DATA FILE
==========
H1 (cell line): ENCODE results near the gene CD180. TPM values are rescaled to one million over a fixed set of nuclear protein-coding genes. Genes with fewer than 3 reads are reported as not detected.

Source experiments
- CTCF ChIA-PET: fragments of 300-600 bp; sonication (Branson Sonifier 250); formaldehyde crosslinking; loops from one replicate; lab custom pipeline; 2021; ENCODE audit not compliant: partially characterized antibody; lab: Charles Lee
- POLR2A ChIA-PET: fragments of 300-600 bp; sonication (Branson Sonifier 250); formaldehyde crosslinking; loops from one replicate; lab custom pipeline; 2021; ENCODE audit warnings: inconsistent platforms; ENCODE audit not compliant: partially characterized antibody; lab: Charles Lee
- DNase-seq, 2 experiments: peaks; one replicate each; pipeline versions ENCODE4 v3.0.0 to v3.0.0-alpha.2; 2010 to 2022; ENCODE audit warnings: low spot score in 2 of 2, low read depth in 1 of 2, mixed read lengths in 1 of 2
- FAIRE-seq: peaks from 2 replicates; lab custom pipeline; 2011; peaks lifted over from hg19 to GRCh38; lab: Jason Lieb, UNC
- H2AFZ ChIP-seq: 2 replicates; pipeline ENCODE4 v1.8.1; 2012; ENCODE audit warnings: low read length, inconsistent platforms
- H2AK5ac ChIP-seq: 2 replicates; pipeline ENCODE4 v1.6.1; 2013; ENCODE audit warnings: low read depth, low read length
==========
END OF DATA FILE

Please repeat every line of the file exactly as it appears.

H1 (cell line): ENCODE results near the gene CD180. TPM values are rescaled to one million over a fixed set of nuclear protein-coding genes. Genes with fewer than 3 reads are reported as not detected.

Source experiments
- CTCF ChIA-PET: fragments of 300-600 bp; sonication (Branson Sonifier 250); formaldehyde crosslinking; loops from one replicate; lab custom pipeline; 2021; ENCODE audit not compliant: partially characterized antibody; lab: Charles Lee
- POLR2A ChIA-PET: fragments of 300-600 bp; sonication (Branson Sonifier 250); formaldehyde crosslinking; loops from one replicate; lab custom pipeline; 2021; ENCODE audit warnings: inconsistent platforms; ENCODE audit not compliant: partially characterized antibody; lab: Charles Lee
- DNase-seq, 2 experiments: peaks; one replicate each; pipeline versions ENCODE4 v3.0.0 to v3.0.0-alpha.2; 2010 to 2022; ENCODE audit warnings: low spot score in 2 of 2, low read depth in 1 of 2, mixed read lengths in 1 of 2
- FAIRE-seq: peaks from 2 replicates; lab custom pipeline; 2011; peaks lifted over from hg19 to GRCh38; lab: Jason Lieb, UNC
- H2AFZ ChIP-seq: 2 replicates; pipeline ENCODE4 v1.8.1; 2012; ENCODE audit warnings: low read length, inconsistent platforms
- H2AK5ac ChIP-seq: 2 replicates; pipeline ENCODE4 v1.6.1; 2013; ENCODE audit warnings: low read depth, low read length